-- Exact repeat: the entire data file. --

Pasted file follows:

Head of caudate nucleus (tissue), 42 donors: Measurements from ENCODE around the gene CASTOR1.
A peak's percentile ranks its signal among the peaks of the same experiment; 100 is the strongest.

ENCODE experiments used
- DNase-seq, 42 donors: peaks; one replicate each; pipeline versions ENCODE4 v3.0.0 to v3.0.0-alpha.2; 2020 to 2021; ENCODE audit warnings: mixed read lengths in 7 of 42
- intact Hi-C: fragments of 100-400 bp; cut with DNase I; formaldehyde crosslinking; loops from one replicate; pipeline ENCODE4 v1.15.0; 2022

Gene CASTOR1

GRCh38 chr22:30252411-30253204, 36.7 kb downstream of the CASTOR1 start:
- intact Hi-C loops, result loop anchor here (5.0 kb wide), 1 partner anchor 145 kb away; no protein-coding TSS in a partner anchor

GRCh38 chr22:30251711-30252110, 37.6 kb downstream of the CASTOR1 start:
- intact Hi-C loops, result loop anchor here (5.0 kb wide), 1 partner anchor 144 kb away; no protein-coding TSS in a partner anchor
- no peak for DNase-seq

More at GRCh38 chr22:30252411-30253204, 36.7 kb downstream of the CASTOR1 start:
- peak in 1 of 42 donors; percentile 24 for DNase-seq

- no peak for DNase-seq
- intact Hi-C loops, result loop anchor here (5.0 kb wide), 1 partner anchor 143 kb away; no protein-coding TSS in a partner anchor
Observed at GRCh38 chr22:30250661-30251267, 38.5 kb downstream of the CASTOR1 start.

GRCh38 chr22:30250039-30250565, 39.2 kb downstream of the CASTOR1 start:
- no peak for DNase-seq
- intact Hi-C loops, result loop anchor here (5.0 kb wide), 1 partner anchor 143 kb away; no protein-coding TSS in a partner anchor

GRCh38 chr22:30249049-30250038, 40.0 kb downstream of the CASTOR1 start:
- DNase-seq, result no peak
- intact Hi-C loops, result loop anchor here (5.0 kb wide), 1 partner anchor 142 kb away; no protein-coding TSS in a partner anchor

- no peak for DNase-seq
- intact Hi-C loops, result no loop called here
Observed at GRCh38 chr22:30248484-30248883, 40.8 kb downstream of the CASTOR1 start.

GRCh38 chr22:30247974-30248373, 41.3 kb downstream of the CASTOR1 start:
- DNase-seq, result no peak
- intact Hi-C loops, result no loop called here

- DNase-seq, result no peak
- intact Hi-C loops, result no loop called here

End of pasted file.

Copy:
Head of caudate nucleus (tissue), 42 donors: Measurements from ENCODE around the gene CASTOR1.
A peak's percentile ranks its signal among the peaks of the same experiment; 100 is the strongest.

ENCODE experiments used
- DNase-seq, 42 donors: peaks; one replicate each; pipeline versions ENCODE4 v3.0.0 to v3.0.0-alpha.2; 2020 to 2021; ENCODE audit warnings: mixed read lengths in 7 of 42
- intact Hi-C: fragments of 100-400 bp; cut with DNase I; formaldehyde crosslinking; loops from one replicate; pipeline ENCODE4 v1.15.0; 2022

Gene CASTOR1

GRCh38 chr22:30252411-30253204, 36.7 kb downstream of the CASTOR1 start:
- intact Hi-C loops, result loop anchor here (5.0 kb wide), 1 partner anchor 145 kb away; no protein-coding TSS in a partner anchor

GRCh38 chr22:30251711-30252110, 37.6 kb downstream of the CASTOR1 start:
- intact Hi-C loops, result loop anchor here (5.0 kb wide), 1 partner anchor 144 kb away; no protein-coding TSS in a partner anchor
- no peak for DNase-seq

More at GRCh38 chr22:30252411-30253204, 36.7 kb downstream of the CASTOR1 start:
- peak in 1 of 42 donors; percentile 24 for DNase-seq

- no peak for DNase-seq
- intact Hi-C loops, result loop anchor here (5.0 kb wide), 1 partner anchor 143 kb away; no protein-coding TSS in a partner anchor
Observed at GRCh38 chr22:30250661-30251267, 38.5 kb downstream of the CASTOR1 start.

GRCh38 chr22:30250039-30250565, 39.2 kb downstream of the CASTOR1 start:
- no peak for DNase-seq
- intact Hi-C loops, result loop anchor here (5.0 kb wide), 1 partner anchor 143 kb away; no protein-coding TSS in a partner anchor

GRCh38 chr22:30249049-30250038, 40.0 kb downstream of the CASTOR1 start:
- DNase-seq, result no peak
- intact Hi-C loops, result loop anchor here (5.0 kb wide), 1 partner anchor 142 kb away; no protein-coding TSS in a partner anchor

- no peak for DNase-seq
- intact Hi-C loops, result no loop called here
Observed at GRCh38 chr22:30248484-30248883, 40.8 kb downstream of the CASTOR1 start.

GRCh38 chr22:30247974-30248373, 41.3 kb downstream of the CASTOR1 start:
- DNase-seq, result no peak
- intact Hi-C loops, result no loop called here

- DNase-seq, result no peak
- intact Hi-C loops, result no loop called here